Proponents also assert that the court’s specialized nature will develop Texas law on complex commercial issues. The complexity of commercial legal disputes requires expertise to fully understand the issues and their legal and business ramifications, leading businesses to abandon courts in favor of arbitration and other methods of alternative dispute resolution. But, proponents say, these out-of-court alternatives reduce transparency, hinder the development of precedent, and often result in litigation despite the intent of the parties. A specialized business court would do the opposite, creating more certainty under Texas law for businesses, improving the quality of business law, and expediting the administration of justice in cases that often clog the courts.

But opponents are not convinced that a separate business court serves the interests of justice and fairness—especially when the judges are Governor-appointed rather than elected. The court’s opponents argue that these judicial appointments provide an opportunity for political favoritism. And because each appointee’s term is two years with an option for reappointment, as discussed above, critics question whether the court will provide cases with continuity of adjudication.

Furthermore, opponents argue that the prospect of the Governor appointing judges with only a business background siloes complex commercial disputes. This separation, they argue, will only further entrench special interests in favor of corporations and prioritize the interests of companies over those of individuals. In other words, critics express concern that the specialized court gives businesses preferential treatment and fast-tracks their day in court to the detriment of those not privy to a specialized system.

What’s Next

The bill leaves the following key issues still to be determined:

  • Written Opinions. H.B. 19 gives the Texas Supreme Court the authority to adopt rules governing the issuance of written opinions by the business court. The Court has not yet indicated when it might issue such a rule or what its terms might be.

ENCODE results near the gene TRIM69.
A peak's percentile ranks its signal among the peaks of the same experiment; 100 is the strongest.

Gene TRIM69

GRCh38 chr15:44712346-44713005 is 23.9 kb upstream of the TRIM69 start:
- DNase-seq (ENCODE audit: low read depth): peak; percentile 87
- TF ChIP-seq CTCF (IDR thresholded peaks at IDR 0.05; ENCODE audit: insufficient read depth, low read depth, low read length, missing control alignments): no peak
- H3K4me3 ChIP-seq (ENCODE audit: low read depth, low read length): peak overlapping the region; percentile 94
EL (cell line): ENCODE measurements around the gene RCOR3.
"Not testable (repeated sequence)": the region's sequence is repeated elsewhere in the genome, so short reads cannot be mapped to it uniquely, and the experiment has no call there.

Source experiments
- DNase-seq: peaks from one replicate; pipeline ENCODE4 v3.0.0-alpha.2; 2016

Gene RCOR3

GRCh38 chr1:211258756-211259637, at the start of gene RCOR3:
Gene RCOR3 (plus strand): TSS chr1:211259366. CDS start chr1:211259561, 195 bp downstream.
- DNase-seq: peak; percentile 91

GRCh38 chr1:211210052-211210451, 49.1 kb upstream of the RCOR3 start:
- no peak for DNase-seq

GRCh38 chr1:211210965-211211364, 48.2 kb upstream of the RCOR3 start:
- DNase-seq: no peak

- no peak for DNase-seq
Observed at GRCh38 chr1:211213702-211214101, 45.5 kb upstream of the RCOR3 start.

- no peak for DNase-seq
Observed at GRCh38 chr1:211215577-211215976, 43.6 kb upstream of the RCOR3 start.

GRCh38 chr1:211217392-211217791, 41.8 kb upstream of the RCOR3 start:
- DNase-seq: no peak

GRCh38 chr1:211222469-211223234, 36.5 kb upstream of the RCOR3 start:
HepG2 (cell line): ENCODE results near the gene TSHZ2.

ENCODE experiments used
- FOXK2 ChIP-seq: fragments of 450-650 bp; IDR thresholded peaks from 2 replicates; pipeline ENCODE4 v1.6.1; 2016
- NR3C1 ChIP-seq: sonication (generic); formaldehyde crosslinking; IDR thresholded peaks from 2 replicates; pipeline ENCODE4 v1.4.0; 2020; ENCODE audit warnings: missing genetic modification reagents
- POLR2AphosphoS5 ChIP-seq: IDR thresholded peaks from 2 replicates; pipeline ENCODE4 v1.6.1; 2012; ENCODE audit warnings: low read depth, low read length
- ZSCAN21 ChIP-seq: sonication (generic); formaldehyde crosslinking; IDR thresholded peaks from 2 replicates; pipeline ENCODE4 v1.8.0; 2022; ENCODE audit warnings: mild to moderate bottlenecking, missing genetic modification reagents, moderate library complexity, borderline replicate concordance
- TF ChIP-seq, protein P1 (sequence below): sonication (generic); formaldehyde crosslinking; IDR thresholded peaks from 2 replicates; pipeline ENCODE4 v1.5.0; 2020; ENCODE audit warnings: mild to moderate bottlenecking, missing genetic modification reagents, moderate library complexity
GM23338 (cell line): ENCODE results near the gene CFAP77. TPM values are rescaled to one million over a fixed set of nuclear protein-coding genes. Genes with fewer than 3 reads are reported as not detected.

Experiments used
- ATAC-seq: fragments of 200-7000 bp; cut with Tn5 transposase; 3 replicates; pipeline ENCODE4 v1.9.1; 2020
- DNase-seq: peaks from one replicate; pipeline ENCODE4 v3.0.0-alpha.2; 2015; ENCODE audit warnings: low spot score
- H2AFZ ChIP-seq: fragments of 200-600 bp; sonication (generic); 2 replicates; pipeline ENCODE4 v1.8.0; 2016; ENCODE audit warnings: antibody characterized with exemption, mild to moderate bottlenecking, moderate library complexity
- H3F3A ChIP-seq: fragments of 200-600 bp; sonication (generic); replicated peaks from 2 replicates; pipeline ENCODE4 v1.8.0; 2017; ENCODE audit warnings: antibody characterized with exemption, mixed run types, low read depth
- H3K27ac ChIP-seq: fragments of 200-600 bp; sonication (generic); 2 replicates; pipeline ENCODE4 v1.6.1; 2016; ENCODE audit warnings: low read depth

• Rules. While the bill permits the removal to the business court of actions filed in the district court or county court at law and within the business court’s jurisdiction, the bill does not set forth the procedures for doing so. The bill provides that Texas Supreme Court will adopt rules of civil procedure for the business court as the Court determines necessary, including rules for the timely and efficient removal and remand of cases to and from the business court and for assignment of cases to judges of the business court. The business court may also adopt rules consistent with the Texas Rules of Civil Procedure and the Texas Rules of Evidence.

Given that appointments, Supreme Court Rules, and the establishment of the Fifteenth Court of Appeals must still take place, it will be a while before Texas litigants know when the business court will begin hearing cases and how it will manage the cases it hears. In the short term, the courts and active litigation will continue with business as usual. But companies with active complex commercial litigation should take note of venue and jurisdictional considerations when evaluating possible transfers to the business court. Complex commercial litigants and their attorneys should also keep a close eye on the appointments process and how cases will be assigned to appointed judges. While the Texas Legislature has taken an enormous step toward the creation of a specialized business court, the court’s formation is only just beginning.